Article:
It was 5.30 Friday evening when George and I finished the big ritual of sharpening all of our tools. Planes, saws, chisels and spokeshaves were lined up with bright shiny cutting edges ready for our return to work the next Tuesday morning. George was a happy man when all the tools were in order, I could tell. This habit above all else was, well, so established for all that each man did the same religiously, but this particular evening all the men were in a similar frame of mind. This weekend was the Spring bank holiday in front of us and the men had spent time that week preparing for their family trips to the seaside or to the countryside a two or three hour drive away. I remember the sense of freedom weekends brought post war because some of the men knew life before that time and spoke of it with a mixture of warm camaraderie and extreme sadness and loss. It was the simple act of cleaning together that somehow seemed so cathartic. Reestablishing order showed the preparedness they all valued and which they had all learned from being in the military. The importance of self discipline was ever evident even in those who had known no war but it permeated because of the men who had. Half of us were much too young to know anything of war and most men seemed only to want to forget it. But the orderliness insisted on by Jack, the foreman, came directly from something much bigger than himself and he was very much head of the woodshop. No one challenged his position because he was never authoritarian. He was confident in who he was. It’s a gift to have this. The order of authority he had been trained by extended on into future life and though no stripes or shoulder pips showed his position in shop hierarchy on his crumpled work jacket, his presence was of preeminence, even over the bosses owning the business. Their success was rooted in his ability as a craftsman, manager and leader of men (It was all men there.). I am not sure that I have really witnessed the kind of quiet, disciplined order that governed my youthful years in the same way since. It was very different than in school where control came mostly by fear of the cane and I was caned enough to understand the fear of punishment because it was very painful to be bruised by an angry man or woman.
My early training at home prepared me for these Friday clean ups. They thoroughly took care of all areas and brought order to the workshop generally and specific areas around each workbench where all feared to tread except the occupant of said bench. With the wood racks in order and components for batch runs all palletised, neatness seemed to fall on all things. With this done the men turned to their bench tools and everything with an edge or point would get sharpened with a file of one kind or another or an oilstone. There was nothing prissy about this next hour. No discussions on honing angles or micro bevels, diamonds versus Japanese water stones or the difference between an Arkansas or a Washita. Each man had his preference and went to the task. All the tools were as sharp as one another’s and no man picked up a dull tool when work resumed the following workday.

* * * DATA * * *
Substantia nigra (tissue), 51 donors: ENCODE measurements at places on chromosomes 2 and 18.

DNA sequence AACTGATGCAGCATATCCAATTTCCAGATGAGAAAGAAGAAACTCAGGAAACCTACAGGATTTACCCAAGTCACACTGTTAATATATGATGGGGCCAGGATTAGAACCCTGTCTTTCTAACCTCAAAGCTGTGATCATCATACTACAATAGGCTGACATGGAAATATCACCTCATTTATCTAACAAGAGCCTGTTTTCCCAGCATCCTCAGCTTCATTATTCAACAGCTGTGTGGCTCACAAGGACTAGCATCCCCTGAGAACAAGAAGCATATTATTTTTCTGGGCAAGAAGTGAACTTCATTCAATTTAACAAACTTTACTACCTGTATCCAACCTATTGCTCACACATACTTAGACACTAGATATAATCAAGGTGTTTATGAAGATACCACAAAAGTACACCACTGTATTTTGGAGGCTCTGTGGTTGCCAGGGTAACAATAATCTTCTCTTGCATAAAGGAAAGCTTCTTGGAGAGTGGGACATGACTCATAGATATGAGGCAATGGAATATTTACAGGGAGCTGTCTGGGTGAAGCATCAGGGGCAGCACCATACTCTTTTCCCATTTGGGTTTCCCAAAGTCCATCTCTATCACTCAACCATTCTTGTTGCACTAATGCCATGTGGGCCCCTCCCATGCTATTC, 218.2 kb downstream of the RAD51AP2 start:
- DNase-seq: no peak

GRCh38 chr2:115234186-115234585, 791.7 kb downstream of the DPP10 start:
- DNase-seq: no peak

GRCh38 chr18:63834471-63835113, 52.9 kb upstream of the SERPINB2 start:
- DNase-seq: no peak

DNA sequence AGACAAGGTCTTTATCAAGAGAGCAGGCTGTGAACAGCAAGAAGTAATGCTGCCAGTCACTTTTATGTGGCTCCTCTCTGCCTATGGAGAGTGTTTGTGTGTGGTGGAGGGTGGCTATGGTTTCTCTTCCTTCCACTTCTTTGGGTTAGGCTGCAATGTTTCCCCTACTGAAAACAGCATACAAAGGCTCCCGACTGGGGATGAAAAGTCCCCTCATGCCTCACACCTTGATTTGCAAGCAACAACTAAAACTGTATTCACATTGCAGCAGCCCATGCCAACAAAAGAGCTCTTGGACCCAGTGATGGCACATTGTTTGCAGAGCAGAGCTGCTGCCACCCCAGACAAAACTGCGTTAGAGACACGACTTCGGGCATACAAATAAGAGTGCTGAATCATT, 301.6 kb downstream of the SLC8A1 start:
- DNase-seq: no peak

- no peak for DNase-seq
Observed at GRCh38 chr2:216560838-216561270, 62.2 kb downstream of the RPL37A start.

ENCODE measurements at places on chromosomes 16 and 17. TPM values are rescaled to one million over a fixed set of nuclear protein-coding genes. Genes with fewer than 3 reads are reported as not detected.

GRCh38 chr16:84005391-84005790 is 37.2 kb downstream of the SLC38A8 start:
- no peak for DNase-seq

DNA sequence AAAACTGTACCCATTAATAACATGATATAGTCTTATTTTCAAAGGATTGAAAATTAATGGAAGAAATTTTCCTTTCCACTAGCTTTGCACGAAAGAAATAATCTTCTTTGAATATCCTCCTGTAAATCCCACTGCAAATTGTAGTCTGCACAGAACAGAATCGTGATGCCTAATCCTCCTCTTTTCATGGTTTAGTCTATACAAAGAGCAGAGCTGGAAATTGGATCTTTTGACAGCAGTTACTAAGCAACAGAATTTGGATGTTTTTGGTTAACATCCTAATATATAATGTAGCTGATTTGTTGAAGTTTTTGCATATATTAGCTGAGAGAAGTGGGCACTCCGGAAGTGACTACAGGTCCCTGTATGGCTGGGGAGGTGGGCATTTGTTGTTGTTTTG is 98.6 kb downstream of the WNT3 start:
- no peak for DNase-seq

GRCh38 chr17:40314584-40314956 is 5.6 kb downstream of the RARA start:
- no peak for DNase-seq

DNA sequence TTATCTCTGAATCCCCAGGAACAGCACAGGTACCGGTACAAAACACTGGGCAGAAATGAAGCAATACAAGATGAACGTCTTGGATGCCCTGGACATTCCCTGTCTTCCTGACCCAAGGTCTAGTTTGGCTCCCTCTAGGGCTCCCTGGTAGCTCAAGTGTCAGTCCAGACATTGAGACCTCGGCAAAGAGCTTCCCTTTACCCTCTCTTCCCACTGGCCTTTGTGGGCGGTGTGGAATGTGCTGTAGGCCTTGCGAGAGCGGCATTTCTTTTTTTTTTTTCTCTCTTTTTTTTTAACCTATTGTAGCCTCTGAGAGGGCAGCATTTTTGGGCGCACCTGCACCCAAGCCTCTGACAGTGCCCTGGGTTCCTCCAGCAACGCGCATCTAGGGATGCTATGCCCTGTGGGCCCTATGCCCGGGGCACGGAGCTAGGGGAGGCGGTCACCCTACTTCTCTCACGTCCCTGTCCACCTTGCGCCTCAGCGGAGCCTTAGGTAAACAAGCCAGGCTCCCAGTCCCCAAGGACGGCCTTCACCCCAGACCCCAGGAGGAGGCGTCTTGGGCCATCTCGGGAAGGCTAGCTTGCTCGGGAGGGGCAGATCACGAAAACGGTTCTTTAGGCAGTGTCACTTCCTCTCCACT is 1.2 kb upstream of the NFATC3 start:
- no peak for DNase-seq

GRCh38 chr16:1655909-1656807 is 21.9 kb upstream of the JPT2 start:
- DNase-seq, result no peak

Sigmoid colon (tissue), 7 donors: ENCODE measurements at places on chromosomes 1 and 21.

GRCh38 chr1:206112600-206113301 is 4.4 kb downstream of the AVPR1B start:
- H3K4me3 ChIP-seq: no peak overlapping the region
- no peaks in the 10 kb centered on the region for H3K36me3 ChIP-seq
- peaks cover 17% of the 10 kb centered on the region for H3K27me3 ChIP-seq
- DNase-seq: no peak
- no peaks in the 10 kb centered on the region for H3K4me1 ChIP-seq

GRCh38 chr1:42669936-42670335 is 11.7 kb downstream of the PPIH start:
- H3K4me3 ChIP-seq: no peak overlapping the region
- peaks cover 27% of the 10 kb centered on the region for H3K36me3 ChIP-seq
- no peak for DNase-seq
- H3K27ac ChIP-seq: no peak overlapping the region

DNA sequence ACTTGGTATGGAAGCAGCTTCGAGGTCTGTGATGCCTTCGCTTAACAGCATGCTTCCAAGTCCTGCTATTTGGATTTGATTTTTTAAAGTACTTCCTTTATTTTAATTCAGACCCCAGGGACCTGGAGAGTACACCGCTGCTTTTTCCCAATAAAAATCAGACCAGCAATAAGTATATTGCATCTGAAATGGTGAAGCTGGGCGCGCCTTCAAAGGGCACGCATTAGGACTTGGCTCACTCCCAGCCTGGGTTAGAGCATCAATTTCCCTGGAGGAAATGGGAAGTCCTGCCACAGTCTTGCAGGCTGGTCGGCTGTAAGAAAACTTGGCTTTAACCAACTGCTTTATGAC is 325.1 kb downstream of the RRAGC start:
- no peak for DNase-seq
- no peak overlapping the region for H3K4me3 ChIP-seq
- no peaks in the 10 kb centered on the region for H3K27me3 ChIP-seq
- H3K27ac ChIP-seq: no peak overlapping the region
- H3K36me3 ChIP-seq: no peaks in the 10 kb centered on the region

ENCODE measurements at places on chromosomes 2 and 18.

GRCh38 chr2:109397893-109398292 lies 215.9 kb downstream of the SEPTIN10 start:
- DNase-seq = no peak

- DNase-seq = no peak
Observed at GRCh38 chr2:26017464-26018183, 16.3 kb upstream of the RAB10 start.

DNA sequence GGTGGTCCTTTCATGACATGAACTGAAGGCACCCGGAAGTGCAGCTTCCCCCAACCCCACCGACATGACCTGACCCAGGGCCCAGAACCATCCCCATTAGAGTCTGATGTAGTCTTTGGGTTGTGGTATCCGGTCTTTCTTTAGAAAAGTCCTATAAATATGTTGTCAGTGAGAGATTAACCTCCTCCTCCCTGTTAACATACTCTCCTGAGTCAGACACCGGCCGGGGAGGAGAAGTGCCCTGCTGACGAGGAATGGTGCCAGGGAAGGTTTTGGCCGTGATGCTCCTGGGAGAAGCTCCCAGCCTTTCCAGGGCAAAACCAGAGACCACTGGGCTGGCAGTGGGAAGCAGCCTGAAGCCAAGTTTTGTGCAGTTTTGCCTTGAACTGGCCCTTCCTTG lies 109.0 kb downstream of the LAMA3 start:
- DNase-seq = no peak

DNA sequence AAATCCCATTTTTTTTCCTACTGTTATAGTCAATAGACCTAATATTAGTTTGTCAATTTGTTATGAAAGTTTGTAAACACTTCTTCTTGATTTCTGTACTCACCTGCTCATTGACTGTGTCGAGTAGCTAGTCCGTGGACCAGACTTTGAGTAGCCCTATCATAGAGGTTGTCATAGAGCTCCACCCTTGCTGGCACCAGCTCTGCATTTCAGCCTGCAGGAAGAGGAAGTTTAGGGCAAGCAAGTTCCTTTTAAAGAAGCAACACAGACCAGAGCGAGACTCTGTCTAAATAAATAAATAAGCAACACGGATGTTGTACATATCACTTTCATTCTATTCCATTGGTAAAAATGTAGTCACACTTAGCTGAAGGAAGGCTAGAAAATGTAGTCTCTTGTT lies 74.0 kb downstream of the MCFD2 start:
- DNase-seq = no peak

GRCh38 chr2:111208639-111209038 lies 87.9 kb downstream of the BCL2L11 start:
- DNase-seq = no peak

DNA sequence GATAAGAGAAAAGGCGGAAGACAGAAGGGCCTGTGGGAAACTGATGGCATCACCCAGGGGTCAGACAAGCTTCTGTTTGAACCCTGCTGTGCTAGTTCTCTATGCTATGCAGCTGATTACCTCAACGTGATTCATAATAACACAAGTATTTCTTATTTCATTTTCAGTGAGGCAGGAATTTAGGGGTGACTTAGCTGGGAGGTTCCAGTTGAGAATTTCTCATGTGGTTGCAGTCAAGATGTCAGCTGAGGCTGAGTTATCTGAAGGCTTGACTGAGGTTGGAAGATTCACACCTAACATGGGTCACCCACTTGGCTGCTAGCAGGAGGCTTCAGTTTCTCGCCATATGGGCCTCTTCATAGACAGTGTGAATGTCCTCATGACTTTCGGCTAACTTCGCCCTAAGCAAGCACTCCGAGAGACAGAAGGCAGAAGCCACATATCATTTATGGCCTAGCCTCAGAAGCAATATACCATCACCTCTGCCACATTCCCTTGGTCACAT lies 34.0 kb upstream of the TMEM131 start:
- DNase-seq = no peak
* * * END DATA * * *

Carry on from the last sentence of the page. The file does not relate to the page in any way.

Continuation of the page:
Being still the baby in the group I acted as though confident at sharpening but George helped me to understand my place by asking to see my results at the stone. “Back you go and start again.” he’d say, but with a smile stretching out his cleft chin. I did. There was no question of not subjecting my efforts to his critical eye. This was how I grew. He was an honest man that supported me. Never mean spirited, he trained me so as not to exasperate me, My father was that man too. These examples counter those given by others we seem to encounter every so often when we are young and in training. Insecure men, that’s all. It’s not a bad thing to have the occasional contrast kindliness.
We all used oilstones of one kind or another back then as I said. The older men used natural stones, which were much more expensive and harder to get hold of whereas we younger ones generally relied on man-made combination stones made from carborundum. We all enjoyed the bantering back and forth as we prepared for the longer than usual weekend off. It was a more relaxed pace when the shop was fully swept and put in order. The bosses were all gone an hour before and just the workers left to go home.
I liked this Friday ritual, it’s something I have always enjoyed and still kept up with today. George and I had been making some mahogany drawers. The drawer fronts lay on the benchtop and I left my oilstone without its cover on which I never did normally. Unaware that a few shavings lying around my less resolved bench top area I didn’t give things a second thought as we all closed the day, grabbed our lunch sacks and left for the weekend.
It was Tuesday morning when I returned to work. George often arrived before me and this morning, expecting his usual smile to greet me, George had a very black look on his face. Knowing something was not right he nodded towards the oilstone. At first I didn’t see anything untoward. He lifted the shavings which were now sodden with oil. Then he lifted the very dark and splotchy mahogany drawer fronts we had completed with half lap dovetails the Friday before. The machine oil had wicked along the shavings to the drawer fronts and I knew I was in trouble big time. With the dovetails cut and fitted, nothing could be done but to replace them. My week started badly. I was exasperated and rightly so.